Small Share of all Loans Are Subprime








                                                  US                         WI

Source: National Delinquency Survey, Mortgage Bankers Association, 2008 3Q
             Foreclosure Filings
• Some borrowers don‘t focus on their problems
  until the filing
      • Find resources: family; other debt; sell assets
      • Sell home

• Some borrowers may qualify for special loan
  workouts and other means to avoid foreclosure
• Also may sell home

• Only a portion of filings end with an auction or
  loss of home
    Understanding Borrowers in Default

•    The majority of borrowers (historically) will self-cure

•    Lenders/Servicers have wide array of tools
          • ―workouts‖ – 6 – 24 months
                – Budgeting
                – Forbearance – lower payment and tack on end of term
          • ―Loss mitigation‖ – legal renegotiation of contract
                – Loan modifications: rate, term, balance, fees
                – Short Refinance (principal reduction)
                – Pre-foreclosure sales
                     » Short sale
                     » Deed in Lieu
                     » Marketing assistance
•    …Borrowers don’t trust their lender
          • And confident they can solve own problems
•    …Borrowers are under great stress
          • Financial, health, employment, family effects
•    …Lenders are overwhelmed
          • Long waits in call cue, limited staff capacity
                     Making Contact
• Early contact – within first 15 days of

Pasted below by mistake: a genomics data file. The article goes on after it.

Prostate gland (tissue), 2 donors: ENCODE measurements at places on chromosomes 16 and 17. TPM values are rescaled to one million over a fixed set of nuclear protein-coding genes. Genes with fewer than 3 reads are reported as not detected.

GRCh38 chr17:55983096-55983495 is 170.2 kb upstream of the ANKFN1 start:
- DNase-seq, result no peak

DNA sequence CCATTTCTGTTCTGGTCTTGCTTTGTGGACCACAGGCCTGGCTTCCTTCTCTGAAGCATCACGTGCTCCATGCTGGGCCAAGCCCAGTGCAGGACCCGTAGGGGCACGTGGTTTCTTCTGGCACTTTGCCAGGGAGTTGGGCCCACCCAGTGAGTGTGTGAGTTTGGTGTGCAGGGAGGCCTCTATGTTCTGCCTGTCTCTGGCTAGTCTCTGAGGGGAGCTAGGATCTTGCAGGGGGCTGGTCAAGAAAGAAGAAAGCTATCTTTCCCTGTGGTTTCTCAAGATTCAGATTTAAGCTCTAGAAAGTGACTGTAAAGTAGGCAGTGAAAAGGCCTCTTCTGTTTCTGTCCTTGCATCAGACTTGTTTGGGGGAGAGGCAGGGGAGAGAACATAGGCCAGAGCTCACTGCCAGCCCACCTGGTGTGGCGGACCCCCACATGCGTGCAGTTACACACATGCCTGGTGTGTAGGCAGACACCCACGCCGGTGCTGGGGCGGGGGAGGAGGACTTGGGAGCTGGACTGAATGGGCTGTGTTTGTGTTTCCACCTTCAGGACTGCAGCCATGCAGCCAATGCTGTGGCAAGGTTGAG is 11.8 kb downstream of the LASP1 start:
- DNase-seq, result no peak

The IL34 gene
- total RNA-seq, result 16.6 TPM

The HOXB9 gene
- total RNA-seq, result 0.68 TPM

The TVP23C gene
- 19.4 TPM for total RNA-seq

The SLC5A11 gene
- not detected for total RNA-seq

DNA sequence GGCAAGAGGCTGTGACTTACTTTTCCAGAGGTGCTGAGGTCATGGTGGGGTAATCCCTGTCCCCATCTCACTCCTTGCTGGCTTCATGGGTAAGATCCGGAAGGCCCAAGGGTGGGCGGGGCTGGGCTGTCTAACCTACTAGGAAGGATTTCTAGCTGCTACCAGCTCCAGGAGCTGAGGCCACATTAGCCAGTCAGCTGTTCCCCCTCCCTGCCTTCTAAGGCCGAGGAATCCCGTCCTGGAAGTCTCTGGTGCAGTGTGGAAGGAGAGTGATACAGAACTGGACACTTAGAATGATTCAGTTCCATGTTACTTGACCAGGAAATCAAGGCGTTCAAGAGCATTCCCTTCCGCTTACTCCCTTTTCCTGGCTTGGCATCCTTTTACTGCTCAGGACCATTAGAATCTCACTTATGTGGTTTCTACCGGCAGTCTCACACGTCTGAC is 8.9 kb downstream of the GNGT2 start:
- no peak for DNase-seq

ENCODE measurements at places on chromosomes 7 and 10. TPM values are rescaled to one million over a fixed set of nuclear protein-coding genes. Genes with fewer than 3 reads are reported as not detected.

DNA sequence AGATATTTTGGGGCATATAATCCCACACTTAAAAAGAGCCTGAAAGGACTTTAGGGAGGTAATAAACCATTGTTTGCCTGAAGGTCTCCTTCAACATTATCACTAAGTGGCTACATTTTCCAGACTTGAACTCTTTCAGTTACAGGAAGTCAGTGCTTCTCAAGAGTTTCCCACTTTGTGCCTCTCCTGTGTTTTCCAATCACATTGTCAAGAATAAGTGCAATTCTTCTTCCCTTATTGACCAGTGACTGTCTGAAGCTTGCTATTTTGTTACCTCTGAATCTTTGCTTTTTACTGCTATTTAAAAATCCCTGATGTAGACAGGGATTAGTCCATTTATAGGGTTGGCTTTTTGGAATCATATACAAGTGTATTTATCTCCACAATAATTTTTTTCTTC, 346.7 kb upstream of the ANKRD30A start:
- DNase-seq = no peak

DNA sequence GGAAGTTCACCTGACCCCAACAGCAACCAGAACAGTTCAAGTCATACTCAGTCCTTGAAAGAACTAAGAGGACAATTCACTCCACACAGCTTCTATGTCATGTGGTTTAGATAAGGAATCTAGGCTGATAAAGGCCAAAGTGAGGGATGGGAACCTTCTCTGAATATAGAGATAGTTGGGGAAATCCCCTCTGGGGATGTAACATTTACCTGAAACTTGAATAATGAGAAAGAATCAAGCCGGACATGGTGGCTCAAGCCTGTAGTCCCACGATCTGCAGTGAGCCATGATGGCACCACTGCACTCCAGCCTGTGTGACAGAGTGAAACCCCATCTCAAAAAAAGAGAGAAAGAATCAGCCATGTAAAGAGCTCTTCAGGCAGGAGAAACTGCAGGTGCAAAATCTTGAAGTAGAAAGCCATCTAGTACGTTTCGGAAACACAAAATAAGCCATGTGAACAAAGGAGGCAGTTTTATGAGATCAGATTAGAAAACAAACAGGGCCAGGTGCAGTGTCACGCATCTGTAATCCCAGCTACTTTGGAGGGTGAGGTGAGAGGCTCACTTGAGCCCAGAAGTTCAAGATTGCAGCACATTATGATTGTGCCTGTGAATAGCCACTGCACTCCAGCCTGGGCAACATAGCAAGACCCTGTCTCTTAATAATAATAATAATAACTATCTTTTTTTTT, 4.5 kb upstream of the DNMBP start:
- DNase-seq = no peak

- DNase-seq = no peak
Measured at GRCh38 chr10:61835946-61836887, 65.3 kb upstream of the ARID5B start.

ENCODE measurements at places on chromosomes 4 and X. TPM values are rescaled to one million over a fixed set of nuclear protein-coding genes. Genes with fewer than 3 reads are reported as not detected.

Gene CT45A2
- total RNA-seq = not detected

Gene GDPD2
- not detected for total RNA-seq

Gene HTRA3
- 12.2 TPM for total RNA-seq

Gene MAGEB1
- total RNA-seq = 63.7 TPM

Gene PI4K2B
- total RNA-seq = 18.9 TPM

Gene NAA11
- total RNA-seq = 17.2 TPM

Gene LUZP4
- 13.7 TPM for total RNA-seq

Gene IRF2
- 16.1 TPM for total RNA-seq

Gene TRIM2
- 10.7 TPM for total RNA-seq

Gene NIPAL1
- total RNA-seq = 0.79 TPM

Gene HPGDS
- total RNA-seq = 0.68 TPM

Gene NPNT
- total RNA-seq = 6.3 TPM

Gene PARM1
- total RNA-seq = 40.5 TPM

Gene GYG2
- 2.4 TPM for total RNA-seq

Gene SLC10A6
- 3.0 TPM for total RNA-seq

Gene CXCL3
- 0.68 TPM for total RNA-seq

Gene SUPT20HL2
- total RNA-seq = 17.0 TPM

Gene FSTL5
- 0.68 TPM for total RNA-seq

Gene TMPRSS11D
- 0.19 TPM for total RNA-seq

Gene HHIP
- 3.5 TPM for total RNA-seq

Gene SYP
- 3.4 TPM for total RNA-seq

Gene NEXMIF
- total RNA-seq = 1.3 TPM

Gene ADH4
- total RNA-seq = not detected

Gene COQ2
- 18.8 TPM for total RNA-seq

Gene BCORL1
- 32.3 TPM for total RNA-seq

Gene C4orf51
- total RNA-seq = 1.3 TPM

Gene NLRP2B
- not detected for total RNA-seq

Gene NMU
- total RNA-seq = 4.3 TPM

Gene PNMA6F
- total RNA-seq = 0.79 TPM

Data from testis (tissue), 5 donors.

missing payment best
    – Requires a referral from lenders

• Can provide education counseling in
  advance of delinquency
    – But must be targeted – need incentives

• In early stages borrowers are triaged:
    –   Budgeting problem
    –   Short-term income problem
    –   Long-term disruption
    –   Property problem

• But as many has half of borrowers are
  NOT in contact with lenders
    – ―Head in the sand‖
Roadblocks to Connecting with Borrowers

 • Feelings of regret, embarrassment & fear
 • Stress from physical/emotional problems
 • Avoid all bill collectors
 • Little differentiation between
   lender/servicer & nonprofit
 • Distrust
    – especially related to their failing loan
 • Reluctant to talk about their problems
 • May have medical problems—adding to
                       Borrower Voices

• Borrowers are under a great deal of stress, leading them to
  avoid help.
   – ―I was always week to week. I get paid, I pay my bills. I get
     paid, I pay my bills. Then it‘s not there. Then you‘re in
     trouble. I didn‘t know which way to turn. I didn‘t know there
     was help out there.‖

• Borrowers feel little sympathy from their lender (although
  borrowers dealing with loss mitigation staff were more
   – ―They make you feel like a deadbeat…the way they